Health Endowments and Parental Investments in Infancy: Evidence from Rural India
Posted: 22 Jun 2007
Date Written: June 14, 2007
Background and Objectives: In several developing countries parents face significant uncertainties about children's survival. These uncertainties are likely to affect intra-household investments in children. Theories of intra-household resource allocation are inconclusive regarding parental behavior. For example, parents might follow a reinforcing strategy and invest more in the healthy infant who they believe is more likely to survive and enjoy the fruits of their investment. On the other hand, parents might choose to compensate for low initial health endowments by investing more in their less endowed infant. Whether parents reinforce or compensate for children's endowments has important long term consequences for both intrafamily and population health disparities. In this paper, we estimate the relationship between a child's initial health endowment and parental health investments. We also evaluate how this relationship changes with changes in infant mortality risks. Methods: We use data on rural households from wave I (1992-93) of the National Family Health Survey conducted in India. We utilize variation in birth size across siblings to estimate mother fixed effects models with additional controls for pre- and post-natal attributes that vary across siblings. Further, we stratify villages by infant mortality rate to investigate how parental investment strategies are affected by the background mortality risk. We also examine whether differences in parental behavior between high- and low-infant mortality areas can be explained in terms of preferences for discrimination or access to health infrastructure. Parental investments studied in the paper include age appropriate immunizations against polio and non-polio diseases, and whether a child was breastfed for six months.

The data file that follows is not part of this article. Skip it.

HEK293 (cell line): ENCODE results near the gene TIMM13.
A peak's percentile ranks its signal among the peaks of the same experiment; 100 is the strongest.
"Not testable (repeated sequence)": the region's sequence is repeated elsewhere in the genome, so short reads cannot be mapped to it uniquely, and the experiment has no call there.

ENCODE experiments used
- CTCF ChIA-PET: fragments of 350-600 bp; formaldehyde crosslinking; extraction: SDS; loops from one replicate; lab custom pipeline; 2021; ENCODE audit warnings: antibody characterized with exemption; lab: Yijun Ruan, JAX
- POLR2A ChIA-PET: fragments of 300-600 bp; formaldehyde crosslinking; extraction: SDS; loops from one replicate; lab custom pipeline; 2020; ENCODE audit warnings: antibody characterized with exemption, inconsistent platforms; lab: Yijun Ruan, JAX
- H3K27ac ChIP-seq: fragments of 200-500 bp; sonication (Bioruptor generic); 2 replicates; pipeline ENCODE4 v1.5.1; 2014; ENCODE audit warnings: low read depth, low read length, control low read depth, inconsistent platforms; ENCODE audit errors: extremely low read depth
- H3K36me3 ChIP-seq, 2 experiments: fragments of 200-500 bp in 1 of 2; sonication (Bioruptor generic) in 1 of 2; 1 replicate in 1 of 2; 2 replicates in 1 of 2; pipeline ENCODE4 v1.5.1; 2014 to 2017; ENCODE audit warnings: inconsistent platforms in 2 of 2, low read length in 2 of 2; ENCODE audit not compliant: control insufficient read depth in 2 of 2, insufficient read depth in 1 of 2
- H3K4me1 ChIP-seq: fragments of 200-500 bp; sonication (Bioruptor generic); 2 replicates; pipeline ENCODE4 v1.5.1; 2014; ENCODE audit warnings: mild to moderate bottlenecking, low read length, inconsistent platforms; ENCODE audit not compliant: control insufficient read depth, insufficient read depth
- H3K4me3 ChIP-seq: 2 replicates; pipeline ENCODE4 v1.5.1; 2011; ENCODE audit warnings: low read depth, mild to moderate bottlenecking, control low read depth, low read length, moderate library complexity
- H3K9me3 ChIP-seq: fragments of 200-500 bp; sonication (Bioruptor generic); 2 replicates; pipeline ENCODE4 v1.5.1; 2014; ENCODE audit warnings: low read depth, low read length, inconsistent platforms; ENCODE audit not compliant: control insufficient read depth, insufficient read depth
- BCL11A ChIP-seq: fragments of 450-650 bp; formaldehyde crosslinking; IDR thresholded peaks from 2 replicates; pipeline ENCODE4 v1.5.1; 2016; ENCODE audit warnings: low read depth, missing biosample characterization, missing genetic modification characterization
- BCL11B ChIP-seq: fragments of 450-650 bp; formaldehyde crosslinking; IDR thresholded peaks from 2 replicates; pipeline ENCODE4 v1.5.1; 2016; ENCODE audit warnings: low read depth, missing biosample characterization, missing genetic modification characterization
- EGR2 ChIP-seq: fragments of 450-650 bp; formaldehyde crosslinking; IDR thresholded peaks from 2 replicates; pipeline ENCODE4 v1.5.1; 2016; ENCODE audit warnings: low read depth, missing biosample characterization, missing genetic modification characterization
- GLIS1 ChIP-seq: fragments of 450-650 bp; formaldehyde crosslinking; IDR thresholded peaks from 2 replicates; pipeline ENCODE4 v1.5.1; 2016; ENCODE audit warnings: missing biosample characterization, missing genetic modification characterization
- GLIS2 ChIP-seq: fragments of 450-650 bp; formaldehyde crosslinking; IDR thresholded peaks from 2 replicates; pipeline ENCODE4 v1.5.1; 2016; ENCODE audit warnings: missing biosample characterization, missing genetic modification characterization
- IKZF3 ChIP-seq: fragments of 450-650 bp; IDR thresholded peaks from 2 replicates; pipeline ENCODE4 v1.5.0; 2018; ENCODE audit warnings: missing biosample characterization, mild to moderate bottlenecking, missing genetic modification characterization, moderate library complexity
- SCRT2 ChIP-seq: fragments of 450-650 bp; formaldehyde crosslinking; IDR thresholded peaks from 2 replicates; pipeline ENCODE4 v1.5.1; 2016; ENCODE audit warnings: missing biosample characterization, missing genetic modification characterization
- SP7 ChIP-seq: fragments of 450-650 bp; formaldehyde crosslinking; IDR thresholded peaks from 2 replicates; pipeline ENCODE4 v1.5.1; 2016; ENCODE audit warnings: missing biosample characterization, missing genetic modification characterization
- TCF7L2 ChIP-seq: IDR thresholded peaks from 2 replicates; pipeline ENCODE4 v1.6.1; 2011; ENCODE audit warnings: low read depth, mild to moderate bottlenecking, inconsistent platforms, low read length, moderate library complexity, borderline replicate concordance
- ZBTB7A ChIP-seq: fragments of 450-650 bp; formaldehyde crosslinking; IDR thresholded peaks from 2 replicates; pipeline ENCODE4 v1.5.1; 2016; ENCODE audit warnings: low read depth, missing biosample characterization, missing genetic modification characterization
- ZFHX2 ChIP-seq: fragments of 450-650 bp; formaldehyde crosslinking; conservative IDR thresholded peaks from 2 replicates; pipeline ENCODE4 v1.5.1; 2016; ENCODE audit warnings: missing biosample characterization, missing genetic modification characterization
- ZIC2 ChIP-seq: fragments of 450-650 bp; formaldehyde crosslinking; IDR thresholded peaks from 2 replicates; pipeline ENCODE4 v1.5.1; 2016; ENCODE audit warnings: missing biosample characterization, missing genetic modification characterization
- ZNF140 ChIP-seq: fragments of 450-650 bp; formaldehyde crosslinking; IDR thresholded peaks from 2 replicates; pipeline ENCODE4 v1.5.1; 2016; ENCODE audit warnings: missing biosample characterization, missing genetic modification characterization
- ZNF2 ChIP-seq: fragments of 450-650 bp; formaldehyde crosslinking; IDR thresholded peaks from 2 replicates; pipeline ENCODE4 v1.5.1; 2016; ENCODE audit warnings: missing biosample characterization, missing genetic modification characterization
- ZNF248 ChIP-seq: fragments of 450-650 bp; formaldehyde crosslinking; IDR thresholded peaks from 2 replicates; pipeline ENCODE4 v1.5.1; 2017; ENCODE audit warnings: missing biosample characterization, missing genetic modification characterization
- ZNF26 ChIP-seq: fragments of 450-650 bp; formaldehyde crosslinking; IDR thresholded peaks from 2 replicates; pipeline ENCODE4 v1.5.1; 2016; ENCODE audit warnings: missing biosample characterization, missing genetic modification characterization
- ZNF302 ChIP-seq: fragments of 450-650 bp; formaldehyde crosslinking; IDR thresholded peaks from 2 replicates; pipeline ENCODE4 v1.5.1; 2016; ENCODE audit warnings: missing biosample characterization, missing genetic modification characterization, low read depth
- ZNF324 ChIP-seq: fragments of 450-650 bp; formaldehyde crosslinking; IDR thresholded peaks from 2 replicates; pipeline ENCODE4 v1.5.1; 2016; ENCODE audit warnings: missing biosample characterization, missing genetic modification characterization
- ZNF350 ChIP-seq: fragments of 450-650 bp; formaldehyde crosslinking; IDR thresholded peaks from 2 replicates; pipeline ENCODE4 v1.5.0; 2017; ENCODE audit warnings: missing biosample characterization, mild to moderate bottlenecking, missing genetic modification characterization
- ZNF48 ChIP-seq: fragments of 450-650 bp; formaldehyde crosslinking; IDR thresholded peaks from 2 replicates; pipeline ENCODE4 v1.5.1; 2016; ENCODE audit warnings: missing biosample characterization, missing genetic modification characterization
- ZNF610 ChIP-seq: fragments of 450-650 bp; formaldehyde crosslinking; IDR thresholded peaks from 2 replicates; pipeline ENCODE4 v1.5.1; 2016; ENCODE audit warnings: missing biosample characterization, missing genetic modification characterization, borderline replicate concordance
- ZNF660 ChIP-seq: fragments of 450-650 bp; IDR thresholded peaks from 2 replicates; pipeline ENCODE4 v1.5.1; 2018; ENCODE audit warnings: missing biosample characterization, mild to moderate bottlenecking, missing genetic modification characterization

Results: We find evidence of reinforcing investment in child health - children with relatively smaller birth size are less likely to be immunized and breastfed compared to their larger birth size siblings. We also find that high background mortality risks magnify this pattern of reinforcing investment. This finding is robust and cannot be explained by either differences in preferences or access to health infrastructure across high- and low-infant mortality areas.
Conclusion: These results show that children's endowment differences as well as background mortality risk can have sizeable impacts on intrahousehold resource allocations in a developing country. Also, these results have important implications for public policies seeking to improve birth outcomes and immunization coverage in developing countries. In particular, our results suggest that public policies that improve infant survival create unique incentives for parents to invest in their children. Improving infant survival will also increase incentives for investing in less endowed children, consequently reducing health disparities in the population.
Keywords: Health endowments, Parental investment, Child health
JEL Classification: C23, D13, I12, J13
Suggested Citation: Suggested Citation